The winter of 2015-2016 wasn't cold enough to burn through a large surplus of the fuel, and U.S. production hit an all-time high in February. The combination means producers head into summer with plenty in storage and almost no hope for a recovery.
2016-05-05 03:45 PM
2016-04-26 09:50 AM
July 14, 2015 – WASHINGTON - Federal regulators on Tuesday ordered Plains All American Pipeline to probe a pump station failure that caused 4,200 gallons of oil to leak in Illinois, even as lawmakers blasted the government for moving too slowly to impose critical safeguards that could limit the impact of such spills.
The stalled reforms include regulations governing how quickly companies must notify authorities after a pipeline spill, leak detection systems and the use of automatic and remote-control shut-off valves that can be triggered in emergencies to swiftly halt flowing oil and natural gas. All told, more than a dozen of the 42 mandates Congress gave the Pipeline and Hazardous Materials Safety Administration in a 2011 law remain unfinished, lawmakers said Tuesday.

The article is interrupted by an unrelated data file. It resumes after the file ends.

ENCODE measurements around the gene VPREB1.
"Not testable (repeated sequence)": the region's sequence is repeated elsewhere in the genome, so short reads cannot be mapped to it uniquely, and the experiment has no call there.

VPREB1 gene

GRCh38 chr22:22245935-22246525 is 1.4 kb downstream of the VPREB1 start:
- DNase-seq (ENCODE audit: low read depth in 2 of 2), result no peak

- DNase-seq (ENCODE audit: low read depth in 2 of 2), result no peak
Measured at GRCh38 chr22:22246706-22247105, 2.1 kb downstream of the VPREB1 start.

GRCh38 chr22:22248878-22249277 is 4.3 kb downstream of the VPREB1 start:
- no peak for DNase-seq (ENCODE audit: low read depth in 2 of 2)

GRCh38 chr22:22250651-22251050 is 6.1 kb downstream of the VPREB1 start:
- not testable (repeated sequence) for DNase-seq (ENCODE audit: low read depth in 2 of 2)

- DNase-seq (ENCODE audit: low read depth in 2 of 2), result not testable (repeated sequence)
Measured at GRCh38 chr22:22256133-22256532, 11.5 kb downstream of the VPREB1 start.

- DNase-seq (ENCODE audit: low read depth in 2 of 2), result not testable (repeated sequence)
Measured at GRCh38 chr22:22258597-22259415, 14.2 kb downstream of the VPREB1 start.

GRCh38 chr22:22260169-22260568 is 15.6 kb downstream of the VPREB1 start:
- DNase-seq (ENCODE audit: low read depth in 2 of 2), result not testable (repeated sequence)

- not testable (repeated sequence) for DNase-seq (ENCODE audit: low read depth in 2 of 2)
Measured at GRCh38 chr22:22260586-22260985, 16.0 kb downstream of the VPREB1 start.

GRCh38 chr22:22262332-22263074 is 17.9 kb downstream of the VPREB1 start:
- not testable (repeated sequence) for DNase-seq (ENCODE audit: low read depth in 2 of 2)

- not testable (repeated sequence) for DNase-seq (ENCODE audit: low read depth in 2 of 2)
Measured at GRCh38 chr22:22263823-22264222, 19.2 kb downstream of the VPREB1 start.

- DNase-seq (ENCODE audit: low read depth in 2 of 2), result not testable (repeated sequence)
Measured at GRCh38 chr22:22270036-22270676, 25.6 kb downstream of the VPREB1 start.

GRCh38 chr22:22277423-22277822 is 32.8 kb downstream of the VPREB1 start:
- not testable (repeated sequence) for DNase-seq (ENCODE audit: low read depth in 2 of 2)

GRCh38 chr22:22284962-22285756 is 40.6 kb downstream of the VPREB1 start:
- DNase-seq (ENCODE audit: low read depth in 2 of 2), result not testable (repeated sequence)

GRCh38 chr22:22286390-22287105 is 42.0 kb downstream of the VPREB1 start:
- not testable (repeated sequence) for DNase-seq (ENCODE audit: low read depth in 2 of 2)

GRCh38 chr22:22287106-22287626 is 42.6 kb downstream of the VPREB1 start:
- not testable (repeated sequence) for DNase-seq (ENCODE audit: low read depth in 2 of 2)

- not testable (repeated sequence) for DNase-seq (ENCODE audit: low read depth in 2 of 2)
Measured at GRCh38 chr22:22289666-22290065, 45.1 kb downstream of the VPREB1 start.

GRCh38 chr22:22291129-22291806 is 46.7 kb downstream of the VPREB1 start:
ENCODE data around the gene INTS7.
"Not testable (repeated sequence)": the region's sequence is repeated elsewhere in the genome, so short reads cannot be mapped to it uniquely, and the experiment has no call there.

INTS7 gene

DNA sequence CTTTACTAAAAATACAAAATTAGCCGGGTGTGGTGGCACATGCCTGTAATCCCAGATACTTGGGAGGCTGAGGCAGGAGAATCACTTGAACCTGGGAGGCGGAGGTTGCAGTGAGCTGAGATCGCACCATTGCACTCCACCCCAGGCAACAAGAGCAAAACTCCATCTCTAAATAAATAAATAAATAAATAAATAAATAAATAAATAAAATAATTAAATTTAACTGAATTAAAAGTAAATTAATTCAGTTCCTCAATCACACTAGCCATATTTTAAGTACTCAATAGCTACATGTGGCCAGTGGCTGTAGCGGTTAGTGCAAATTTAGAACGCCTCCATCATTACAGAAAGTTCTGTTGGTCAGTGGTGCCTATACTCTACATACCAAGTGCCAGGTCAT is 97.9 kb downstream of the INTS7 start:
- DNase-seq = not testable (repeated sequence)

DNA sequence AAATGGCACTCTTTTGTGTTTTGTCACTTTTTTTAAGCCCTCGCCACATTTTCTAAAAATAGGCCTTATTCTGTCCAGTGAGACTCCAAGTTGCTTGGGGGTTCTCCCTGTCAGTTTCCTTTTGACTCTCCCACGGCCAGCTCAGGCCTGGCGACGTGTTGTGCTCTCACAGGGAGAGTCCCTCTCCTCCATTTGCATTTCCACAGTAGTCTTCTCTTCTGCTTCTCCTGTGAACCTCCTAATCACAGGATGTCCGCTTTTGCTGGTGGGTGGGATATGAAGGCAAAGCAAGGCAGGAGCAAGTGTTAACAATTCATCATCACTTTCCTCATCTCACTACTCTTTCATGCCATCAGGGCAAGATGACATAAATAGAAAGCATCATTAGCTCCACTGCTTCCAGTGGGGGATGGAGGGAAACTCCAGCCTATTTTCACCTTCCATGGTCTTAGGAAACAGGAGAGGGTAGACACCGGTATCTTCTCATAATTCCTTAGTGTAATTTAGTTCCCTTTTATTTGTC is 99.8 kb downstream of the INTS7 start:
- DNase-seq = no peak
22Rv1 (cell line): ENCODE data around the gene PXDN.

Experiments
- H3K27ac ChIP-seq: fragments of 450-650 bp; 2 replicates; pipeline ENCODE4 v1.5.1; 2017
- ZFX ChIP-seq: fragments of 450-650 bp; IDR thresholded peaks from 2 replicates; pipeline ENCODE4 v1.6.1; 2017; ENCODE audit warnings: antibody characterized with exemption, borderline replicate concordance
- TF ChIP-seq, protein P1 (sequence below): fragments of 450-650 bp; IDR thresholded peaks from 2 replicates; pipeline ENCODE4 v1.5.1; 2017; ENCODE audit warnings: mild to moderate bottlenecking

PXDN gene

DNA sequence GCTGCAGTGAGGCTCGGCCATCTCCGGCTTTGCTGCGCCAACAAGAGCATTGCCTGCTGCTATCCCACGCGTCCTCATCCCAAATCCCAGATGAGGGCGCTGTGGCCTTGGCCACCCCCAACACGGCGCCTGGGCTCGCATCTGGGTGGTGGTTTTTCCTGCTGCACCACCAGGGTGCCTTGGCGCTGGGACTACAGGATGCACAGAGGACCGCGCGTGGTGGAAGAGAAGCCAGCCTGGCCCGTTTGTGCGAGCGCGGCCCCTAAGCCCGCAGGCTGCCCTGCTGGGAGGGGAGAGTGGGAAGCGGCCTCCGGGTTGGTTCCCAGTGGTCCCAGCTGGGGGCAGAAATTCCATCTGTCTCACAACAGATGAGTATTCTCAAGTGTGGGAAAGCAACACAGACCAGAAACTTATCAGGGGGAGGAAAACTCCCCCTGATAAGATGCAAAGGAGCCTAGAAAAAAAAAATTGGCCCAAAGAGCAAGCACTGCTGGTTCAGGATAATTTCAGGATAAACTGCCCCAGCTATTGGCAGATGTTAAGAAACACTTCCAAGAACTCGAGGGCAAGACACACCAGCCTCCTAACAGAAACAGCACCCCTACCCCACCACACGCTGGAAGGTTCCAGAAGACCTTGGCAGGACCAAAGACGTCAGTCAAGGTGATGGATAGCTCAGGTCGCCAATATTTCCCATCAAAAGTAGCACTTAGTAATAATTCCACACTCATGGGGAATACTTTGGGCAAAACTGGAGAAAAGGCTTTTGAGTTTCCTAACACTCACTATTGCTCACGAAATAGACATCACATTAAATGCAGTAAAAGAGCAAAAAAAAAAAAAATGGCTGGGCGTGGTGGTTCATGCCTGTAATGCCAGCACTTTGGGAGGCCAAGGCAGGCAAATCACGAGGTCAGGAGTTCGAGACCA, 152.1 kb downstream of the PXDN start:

January 25, 2016 – WASHINGTON - After years of historically cheap natural gas in the United States, prices could soon be on the rise. A forecast released Monday by the U.S. Energy Information Administration predicted natural gas prices will rise more than 60 percent over the next two years, averaging $2.65 per million British thermal units this year and $3.22 in 2017. Oil and gas drillers across the United States have struggled under collapsing commodity prices, driven in part by a boom in domestic shale drilling that has transformed the industry. Of late much of the attention has focused on oil, the price of which has fallen more than 70 percent since the summer of 2014. But natural gas, which was being tapped in shale fields through hydraulic fracturing years before crude, has been selling at a steep discount since 2009.
February 17, 2016 – External corrosion on a pipeline pumping crude was the root cause of the rupture in May that spilled more than 140,000 gallons of oil on the California coast near Santa Barbara, federal regulators reported Wednesday.
The spill occurred after pumps on the line owned by Houston-based Plains All American Pipeline were shut down and restarted, sending a larger volume of oil surging through the 2-foot pipe at higher pressure, the Pipeline and Hazardous Materials Safety Administration said in preliminary findings.